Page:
The Svalbard Global Seed Vault is a secure seed bank on the Norwegian island of Spitsbergen in the remote Arctic Svalbard archipelago. Conservationist Cary Fowler, in association with the Consultative Group on International Agricultural Research (CGIAR), started the vault to preserve a wide variety of plant seeds that are duplicate samples, or "spare" copies, of seeds held in gene banks worldwide. The seed vault is an attempt to ensure against the loss of seeds in other genebanks during large-scale regional or global crises. The seed vault is managed under terms spelled out in a tripartite agreement among the Norwegian government, the Crop Trust, and the Nordic Genetic Resource Center (NordGen).
The energy policy of the United States is determined by federal, state, and local entities in the United States, which address issues of energy production, distribution, and consumption, such as building codes and gas mileage standards. Energy policy may include legislation, international treaties, subsidies and incentives to investment, guidelines for energy conservation, taxation and other public policy techniques.
Energy security is the association between national security and the availability of natural resources for energy consumption. Access to (relatively) cheap energy has become essential to the functioning of modern economies. However, the uneven distribution of energy supplies among countries has led to significant vulnerabilities. International energy relations have contributed to the globalization of the world leading to energy security and energy vulnerability at the same time.
Brazil is the largest energy consumer in South America. It is the most important oil and gas producer in the region and the world's largest ethanol fuel producer. The government agencies responsible for energy policy are the Ministry of Mines and Energy (MME), the National Council for Energy Policy (CNPE), the National Agency of Petroleum, Natural Gas and Biofuels (ANP) and the National Agency of Electricity (ANEEL). State-owned companies Petrobras and Eletrobras are the major players in Brazil's energy sector, as well as Latin America's.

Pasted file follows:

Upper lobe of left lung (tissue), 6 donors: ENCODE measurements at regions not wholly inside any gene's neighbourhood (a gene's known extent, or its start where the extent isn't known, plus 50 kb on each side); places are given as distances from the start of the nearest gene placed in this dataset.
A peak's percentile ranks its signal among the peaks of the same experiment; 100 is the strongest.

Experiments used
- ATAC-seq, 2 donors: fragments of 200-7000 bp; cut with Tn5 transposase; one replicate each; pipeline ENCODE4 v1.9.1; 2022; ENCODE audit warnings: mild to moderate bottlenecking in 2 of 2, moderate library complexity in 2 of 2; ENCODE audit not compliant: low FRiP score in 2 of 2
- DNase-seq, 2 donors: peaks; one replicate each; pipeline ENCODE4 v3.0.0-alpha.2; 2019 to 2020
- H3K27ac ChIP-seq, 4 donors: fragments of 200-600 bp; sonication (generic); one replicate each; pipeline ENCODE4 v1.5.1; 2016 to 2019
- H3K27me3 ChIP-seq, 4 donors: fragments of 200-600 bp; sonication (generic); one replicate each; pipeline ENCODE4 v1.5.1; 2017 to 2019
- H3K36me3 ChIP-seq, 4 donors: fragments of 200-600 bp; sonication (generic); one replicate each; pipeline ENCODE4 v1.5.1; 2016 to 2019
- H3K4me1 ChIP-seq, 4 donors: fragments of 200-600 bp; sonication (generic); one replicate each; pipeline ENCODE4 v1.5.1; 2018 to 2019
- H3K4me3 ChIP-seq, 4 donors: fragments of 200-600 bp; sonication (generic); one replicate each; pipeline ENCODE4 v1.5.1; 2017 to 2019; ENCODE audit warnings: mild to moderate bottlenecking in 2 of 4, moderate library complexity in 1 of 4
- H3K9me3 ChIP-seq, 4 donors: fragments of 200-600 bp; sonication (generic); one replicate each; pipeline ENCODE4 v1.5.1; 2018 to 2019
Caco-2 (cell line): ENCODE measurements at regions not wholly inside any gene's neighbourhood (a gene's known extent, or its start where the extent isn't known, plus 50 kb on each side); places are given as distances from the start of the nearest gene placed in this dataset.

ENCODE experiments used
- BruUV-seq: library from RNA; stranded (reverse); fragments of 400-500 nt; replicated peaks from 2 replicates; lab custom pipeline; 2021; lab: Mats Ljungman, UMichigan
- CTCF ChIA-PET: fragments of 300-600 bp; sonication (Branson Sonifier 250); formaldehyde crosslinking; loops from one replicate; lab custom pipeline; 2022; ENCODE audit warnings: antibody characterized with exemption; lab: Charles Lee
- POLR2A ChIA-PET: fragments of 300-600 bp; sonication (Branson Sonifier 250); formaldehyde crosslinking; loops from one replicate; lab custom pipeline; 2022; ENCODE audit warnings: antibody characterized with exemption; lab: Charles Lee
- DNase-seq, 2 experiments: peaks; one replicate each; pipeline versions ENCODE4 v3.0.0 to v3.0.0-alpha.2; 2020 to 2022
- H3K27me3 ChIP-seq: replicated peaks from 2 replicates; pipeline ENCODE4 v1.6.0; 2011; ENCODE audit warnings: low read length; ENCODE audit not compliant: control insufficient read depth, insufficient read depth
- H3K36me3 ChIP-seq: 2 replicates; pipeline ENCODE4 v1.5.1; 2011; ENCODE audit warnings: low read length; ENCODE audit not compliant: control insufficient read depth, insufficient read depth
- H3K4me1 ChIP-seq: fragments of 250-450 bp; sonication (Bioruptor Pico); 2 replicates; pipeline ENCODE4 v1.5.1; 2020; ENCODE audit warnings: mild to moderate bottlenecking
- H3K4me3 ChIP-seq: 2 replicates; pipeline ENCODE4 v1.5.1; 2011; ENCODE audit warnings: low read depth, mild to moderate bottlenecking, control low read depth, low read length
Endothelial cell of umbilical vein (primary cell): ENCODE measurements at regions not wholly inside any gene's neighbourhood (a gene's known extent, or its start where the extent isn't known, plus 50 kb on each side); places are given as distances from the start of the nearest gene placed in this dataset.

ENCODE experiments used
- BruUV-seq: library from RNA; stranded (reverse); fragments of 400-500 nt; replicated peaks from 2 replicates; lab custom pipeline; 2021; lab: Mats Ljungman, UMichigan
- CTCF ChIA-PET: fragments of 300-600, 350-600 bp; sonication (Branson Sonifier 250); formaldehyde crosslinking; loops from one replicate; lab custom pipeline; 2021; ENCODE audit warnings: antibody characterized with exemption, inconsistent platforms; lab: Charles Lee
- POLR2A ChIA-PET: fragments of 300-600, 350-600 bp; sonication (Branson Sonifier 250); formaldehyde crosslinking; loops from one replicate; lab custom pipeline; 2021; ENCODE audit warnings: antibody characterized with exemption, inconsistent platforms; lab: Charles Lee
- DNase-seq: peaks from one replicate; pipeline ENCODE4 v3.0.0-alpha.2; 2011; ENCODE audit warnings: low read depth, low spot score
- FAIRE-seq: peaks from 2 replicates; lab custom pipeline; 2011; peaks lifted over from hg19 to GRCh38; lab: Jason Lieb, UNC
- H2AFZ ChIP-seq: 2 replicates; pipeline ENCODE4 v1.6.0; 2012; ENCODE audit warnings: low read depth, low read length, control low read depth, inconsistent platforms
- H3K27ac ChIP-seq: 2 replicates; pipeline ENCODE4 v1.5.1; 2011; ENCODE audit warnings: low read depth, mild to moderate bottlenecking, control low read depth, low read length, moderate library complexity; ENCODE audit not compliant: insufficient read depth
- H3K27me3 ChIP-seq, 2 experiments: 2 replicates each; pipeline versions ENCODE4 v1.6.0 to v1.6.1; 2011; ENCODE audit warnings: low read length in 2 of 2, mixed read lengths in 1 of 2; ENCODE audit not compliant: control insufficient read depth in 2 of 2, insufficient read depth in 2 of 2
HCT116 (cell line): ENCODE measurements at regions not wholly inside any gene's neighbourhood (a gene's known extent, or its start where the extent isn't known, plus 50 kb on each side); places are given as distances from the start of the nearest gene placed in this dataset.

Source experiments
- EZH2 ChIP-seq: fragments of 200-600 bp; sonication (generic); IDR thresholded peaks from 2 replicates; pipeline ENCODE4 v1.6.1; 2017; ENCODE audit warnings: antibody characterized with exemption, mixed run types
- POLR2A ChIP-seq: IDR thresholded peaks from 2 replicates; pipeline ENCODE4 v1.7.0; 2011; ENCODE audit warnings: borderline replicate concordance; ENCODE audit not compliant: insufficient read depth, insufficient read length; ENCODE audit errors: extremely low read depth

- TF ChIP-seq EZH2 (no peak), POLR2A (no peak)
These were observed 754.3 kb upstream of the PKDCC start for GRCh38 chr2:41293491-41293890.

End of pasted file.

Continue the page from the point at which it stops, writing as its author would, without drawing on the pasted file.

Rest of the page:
The mitigation of peak oil is the attempt to delay the date and minimize the social and economic effects of peak oil by reducing the consumption of and reliance on petroleum. By reducing petroleum consumption, mitigation efforts seek to favorably change the shape of the Hubbert curve, which is the graph of real oil production over time predicted by Hubbert peak theory. The peak of this curve is known as peak oil, and by changing the shape of the curve, the timing of the peak in oil production is affected. An analysis by the author of the Hirsch report showed that while the shape of the oil production curve can be affected by mitigation efforts, mitigation efforts are also affected by the shape of Hubbert curve.
Burning of renewable resources provides approximately 90 percent of the energy in Uganda, though the government is attempting to become energy self-sufficient. While much of the hydroelectric potential of the country is untapped, the government decision to expedite the creation of domestic petroleum capacity coupled with the discovery of large petroleum reserves holds the promise of a significant change in Uganda's status as an energy-importing country.
Availability Based Tariff (ABT) is a frequency based pricing mechanism applicable in India for unscheduled electric power transactions. The ABT falls under electricity market mechanisms to charge and regulate power to achieve short term and long term network stability as well as incentives and dis-incentives to grid participants against deviations in committed supplies as the case may be.
Energy markets are commodity markets that deal specifically with the trade and supply of energy. Energy market may refer to an electricity market, but can also refer to other sources of energy. Typically energy development is the result of a government creating an energy policy that encourages the development of an energy industry in a competitive manner.